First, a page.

The hypothesis of this research is the affects of caffeine and placebo on memory and metamemory. The experiment involved a total of 83 participants and took place over a course of two days. There are three independent variables that were involved over the course of two days. The variables are caffeine (day 1) and caffeine (day two), caffeine (day 1) and placebo (day two), placebo (day 1) and caffeine (day 2), and placebo (day 1) and placebo (day 2). The dependent variables that were being measured are the judgment of learning and recall memory.
The beverage that was used was an orange drink. Some of the drinks were injected with caffeine, and both caffeine and placebo drinks were injected with salt so that the participants cannot distinguish the difference between the two. On both days of the experiment participants had specific instructions such as not eating or drinking prior to the experiment. Just before the experiment they were given their beverage 30 minutes before. (Kelemen & Creely, 2003)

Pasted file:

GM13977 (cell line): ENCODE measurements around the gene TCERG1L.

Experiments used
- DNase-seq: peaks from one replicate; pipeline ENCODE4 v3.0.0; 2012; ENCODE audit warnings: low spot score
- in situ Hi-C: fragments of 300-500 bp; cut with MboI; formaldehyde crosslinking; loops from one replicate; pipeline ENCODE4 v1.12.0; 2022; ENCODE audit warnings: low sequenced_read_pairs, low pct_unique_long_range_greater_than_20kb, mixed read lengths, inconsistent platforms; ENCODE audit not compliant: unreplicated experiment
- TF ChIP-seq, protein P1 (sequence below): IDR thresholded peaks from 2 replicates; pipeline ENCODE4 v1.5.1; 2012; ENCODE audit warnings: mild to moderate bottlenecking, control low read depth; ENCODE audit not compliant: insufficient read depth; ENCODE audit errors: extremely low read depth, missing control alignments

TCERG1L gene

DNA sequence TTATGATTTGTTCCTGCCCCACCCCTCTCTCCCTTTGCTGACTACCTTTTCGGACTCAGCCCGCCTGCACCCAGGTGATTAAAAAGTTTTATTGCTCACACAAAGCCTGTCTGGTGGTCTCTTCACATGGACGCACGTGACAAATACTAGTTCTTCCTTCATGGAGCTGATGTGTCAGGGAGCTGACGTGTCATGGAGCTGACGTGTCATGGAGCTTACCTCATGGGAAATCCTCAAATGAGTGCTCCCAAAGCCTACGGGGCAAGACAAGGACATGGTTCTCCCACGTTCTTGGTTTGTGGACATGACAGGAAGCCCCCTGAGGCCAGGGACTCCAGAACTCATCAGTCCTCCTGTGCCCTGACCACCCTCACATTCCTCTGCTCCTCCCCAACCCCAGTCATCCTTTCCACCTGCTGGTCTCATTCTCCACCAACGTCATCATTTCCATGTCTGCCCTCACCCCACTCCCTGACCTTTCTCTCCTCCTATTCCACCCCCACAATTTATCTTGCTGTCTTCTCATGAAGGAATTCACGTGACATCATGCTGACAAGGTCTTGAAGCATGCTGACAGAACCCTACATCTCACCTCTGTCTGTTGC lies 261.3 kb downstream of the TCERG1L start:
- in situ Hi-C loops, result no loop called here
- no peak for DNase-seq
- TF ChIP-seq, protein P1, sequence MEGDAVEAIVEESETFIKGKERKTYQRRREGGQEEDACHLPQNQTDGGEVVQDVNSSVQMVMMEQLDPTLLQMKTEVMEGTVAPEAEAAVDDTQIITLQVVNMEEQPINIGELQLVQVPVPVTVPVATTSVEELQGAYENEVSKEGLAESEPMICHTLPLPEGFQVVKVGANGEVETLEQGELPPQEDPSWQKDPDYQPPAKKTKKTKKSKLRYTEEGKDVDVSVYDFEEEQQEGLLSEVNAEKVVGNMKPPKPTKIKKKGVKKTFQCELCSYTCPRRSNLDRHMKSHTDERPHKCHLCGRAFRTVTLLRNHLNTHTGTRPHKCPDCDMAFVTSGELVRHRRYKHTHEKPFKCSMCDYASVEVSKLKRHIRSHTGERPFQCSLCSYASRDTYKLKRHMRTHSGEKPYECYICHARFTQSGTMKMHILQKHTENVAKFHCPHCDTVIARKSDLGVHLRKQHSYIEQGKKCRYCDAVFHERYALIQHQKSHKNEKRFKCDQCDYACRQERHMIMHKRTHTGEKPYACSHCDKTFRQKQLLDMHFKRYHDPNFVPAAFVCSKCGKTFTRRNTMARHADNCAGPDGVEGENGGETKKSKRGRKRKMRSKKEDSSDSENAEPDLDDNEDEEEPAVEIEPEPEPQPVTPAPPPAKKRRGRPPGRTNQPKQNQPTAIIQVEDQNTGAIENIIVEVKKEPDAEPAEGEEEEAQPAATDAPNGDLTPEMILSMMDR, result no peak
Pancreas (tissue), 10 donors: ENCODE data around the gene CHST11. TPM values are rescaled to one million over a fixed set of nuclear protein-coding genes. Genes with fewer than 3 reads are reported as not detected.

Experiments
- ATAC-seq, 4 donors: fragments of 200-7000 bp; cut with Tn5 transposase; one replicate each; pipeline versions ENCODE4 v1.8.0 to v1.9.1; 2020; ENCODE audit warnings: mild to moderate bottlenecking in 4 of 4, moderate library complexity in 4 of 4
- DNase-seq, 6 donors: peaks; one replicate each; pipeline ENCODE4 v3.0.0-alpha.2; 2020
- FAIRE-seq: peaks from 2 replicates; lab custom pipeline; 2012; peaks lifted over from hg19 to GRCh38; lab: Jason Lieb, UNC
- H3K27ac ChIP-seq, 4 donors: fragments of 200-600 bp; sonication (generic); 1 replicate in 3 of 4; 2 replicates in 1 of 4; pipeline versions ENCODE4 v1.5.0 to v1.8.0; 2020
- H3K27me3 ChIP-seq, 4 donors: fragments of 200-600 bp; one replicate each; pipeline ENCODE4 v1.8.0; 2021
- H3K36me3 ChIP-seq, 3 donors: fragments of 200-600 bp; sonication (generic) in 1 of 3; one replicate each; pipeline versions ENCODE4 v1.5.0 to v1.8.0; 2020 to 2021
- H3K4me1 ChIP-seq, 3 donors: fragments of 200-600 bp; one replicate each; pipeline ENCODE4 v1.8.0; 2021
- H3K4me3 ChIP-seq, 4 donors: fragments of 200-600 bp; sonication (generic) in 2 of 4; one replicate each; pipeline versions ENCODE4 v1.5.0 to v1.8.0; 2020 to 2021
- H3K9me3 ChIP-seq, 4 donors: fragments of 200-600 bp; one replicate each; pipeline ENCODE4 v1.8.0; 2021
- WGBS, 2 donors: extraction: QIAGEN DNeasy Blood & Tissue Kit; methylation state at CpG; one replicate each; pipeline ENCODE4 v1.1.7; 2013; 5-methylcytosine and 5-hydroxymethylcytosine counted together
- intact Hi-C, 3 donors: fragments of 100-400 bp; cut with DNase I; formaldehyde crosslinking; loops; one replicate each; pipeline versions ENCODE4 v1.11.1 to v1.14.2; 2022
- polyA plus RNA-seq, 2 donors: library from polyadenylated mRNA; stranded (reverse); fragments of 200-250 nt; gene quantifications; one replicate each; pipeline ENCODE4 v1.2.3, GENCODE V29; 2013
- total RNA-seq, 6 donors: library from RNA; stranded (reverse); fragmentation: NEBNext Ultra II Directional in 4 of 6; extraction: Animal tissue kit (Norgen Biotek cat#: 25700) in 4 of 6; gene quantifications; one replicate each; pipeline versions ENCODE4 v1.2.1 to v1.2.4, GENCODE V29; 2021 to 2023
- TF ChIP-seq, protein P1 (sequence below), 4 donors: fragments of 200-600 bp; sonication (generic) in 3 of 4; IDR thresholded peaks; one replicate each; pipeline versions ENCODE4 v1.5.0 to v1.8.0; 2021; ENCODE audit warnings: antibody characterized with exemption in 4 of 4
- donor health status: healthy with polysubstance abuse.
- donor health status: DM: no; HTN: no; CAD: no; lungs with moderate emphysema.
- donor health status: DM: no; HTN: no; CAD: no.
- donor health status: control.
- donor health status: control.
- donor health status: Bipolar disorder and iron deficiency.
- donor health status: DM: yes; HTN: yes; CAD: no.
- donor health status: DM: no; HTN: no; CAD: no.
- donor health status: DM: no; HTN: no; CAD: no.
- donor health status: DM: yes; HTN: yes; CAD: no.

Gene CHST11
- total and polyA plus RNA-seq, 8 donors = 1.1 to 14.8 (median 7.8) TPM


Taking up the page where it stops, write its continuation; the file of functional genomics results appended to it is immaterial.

During day one of the experiment, the participants studied 40-paired words twice. After studying they were presented with either the immediate or delayed judgment of learning. They were prompted after on how well they can recall the second word (Kelemen & Creeley, 2003)
On day two, participants were shown one word and then asked to recall the second word that is associated with.
It was concluded that for the judgment of learning, the participants who consumed different beverages on both days, caffeine/placebo or placebo/caffeine, the results revealed that both the immediate and delayed judgment of learning scores were high. In the recall memory, the results revealed that those who consumed similar beverage on both days (caffeine/caffeine or placebo/placebo), the recalled words were higher than those who drank different beverages on both days
The hypothesis tested, shows that the data collected does not support the effect that...
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